Browsing Colleges & Programs by Authors
Low dose intravenous minocycline is neuroprotective after middle cerebral artery occlusion-reperfusion in rats.Xu, Lin; Fagan, Susan C.; Waller, Jennifer L.; Edwards, David; Borlongan, Cesar V; Zheng, Jianqing; Hill, William D; Feuerstein, Giora; Hess, David C.; Department of Neurology; et al. (2004-05-19)BACKGROUND: Minocycline, a semi-synthetic tetracycline antibiotic, is an effective neuroprotective agent in animal models of cerebral ischemia when given in high doses intraperitoneally. The aim of this study was to determine if minocycline was effective at reducing infarct size in a Temporary Middle Cerebral Artery Occlusion model (TMCAO) when given at lower intravenous (IV) doses that correspond to human clinical exposure regimens. METHODS: Rats underwent 90 minutes of TMCAO. Minocycline or saline placebo was administered IV starting at 4, 5, or 6 hours post TMCAO. Infarct volume and neurofunctional tests were carried out at 24 hr after TMCAO using 2,3,5-triphenyltetrazolium chloride (TTC) brain staining and Neurological Score evaluation. Pharmacokinetic studies and hemodynamic monitoring were performed on minocycline-treated rats. RESULTS: Minocycline at doses of 3 mg/kg and 10 mg/kg IV was effective at reducing infarct size when administered at 4 hours post TMCAO. At doses of 3 mg/kg, minocycline reduced infarct size by 42% while 10 mg/kg reduced infarct size by 56%. Minocycline at a dose of 10 mg/kg significantly reduced infarct size at 5 hours by 40% and the 3 mg/kg dose significantly reduced infarct size by 34%. With a 6 hour time window there was a non-significant trend in infarct reduction. There was a significant difference in neurological scores favoring minocycline in both the 3 mg/kg and 10 mg/kg doses at 4 hours and at the 10 mg/kg dose at 5 hours. Minocycline did not significantly affect hemodynamic and physiological variables. A 3 mg/kg IV dose of minocycline resulted in serum levels similar to that achieved in humans after a standard 200 mg dose. CONCLUSIONS: The neuroprotective action of minocycline at clinically suitable dosing regimens and at a therapeutic time window of at least 4-5 hours merits consideration of phase I trials in humans in view of developing this drug for treatment of stroke.
Synaptic Neurotransmission Depression in Ventral Tegmental Dopamine Neurons and Cannabinoid-Associated Addictive LearningLiu, Zhiqiang; Han, Jing; Jia, Lintao; Maillet, Jean-Christian; Bai, Guang; Xu, Lin; Jia, Zhengping; Zheng, Qiaohua; Zhang, Wandong; Monette, Robert; et al. (2010-12-20)Drug addiction is an association of compulsive drug use with long-term associative learning/memory. Multiple forms of learning/memory are primarily subserved by activity- or experience-dependent synaptic long-term potentiation (LTP) and long-term depression (LTD). Recent studies suggest LTP expression in locally activated glutamate synapses onto dopamine neurons (local Glu-DA synapses) of the midbrain ventral tegmental area (VTA) following a single or chronic exposure to many drugs of abuse, whereas a single exposure to cannabinoid did not significantly affect synaptic plasticity at these synapses. It is unknown whether chronic exposure of cannabis (marijuana or cannabinoids), the most commonly used illicit drug worldwide, induce LTP or LTD at these synapses. More importantly, whether such alterations in VTA synaptic plasticity causatively contribute to drug addictive behavior has not previously been addressed. Here we show in rats that chronic cannabinoid exposure activates VTA cannabinoid CB1 receptors to induce transient neurotransmission depression at VTA local Glu-DA synapses through activation of NMDA receptors and subsequent endocytosis of AMPA receptor GluR2 subunits. A GluR2-derived peptide blocks cannabinoid-induced VTA synaptic depression and conditioned place preference, i.e., learning to associate drug exposure with environmental cues. These data not only provide the first evidence, to our knowledge, that NMDA receptor-dependent synaptic depression at VTA dopamine circuitry requires GluR2 endocytosis, but also suggest an essential contribution of such synaptic depression to cannabinoid-associated addictive learning, in addition to pointing to novel pharmacological strategies for the treatment of cannabis addiction.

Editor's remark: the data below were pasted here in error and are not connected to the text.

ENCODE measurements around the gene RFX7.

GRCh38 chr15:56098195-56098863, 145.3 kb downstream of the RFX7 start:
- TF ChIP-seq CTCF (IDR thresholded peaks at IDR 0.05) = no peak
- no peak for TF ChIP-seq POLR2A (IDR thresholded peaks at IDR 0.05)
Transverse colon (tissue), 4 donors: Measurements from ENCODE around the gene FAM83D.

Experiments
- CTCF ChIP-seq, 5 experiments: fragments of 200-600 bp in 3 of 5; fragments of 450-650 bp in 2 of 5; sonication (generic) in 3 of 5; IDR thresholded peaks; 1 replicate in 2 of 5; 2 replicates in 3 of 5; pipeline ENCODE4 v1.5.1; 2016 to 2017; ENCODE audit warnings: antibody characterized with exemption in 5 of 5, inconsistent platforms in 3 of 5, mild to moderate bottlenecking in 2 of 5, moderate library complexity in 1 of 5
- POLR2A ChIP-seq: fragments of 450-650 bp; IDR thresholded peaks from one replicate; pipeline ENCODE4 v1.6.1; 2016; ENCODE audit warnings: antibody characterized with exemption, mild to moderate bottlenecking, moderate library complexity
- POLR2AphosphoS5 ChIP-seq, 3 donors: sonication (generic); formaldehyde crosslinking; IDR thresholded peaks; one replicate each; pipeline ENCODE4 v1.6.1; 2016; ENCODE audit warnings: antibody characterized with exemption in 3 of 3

Therapeutic targets and limits of minocycline neuroprotection in experimental ischemic stroke.Matsukawa, Noriyuki; Yasuhara, Takao; Hara, Koichi; Xu, Lin; Maki, Mina; Yu, Guolong; Kaneko, Yuji; Ojika, Kosei; Hess, David C.; Borlongan, Cesar V; et al. (2009-10-19)BACKGROUND: Minocycline, a second-generation tetracycline with anti-inflammatory and anti-apoptotic properties, has been shown to promote therapeutic benefits in experimental stroke. However, equally compelling evidence demonstrates that the drug exerts variable and even detrimental effects in many neurological disease models. Assessment of the mechanism underlying minocycline neuroprotection should clarify the drug's clinical value in acute stroke setting. RESULTS: Here, we demonstrate that minocycline attenuates both in vitro (oxygen glucose deprivation) and in vivo (middle cerebral artery occlusion) experimentally induced ischemic deficits by direct inhibition of apoptotic-like neuronal cell death involving the anti-apoptotic Bcl-2/cytochrome c pathway. Such anti-apoptotic effect of minocycline is seen in neurons, but not apparent in astrocytes. Our data further indicate that the neuroprotection is dose-dependent, in that only low dose minocycline inhibits neuronal cell death cascades at the acute stroke phase, whereas the high dose exacerbates the ischemic injury. CONCLUSION: The present study advises our community to proceed with caution to use the minimally invasive intravenous delivery of low dose minocycline in order to afford neuroprotection that is safe for stroke.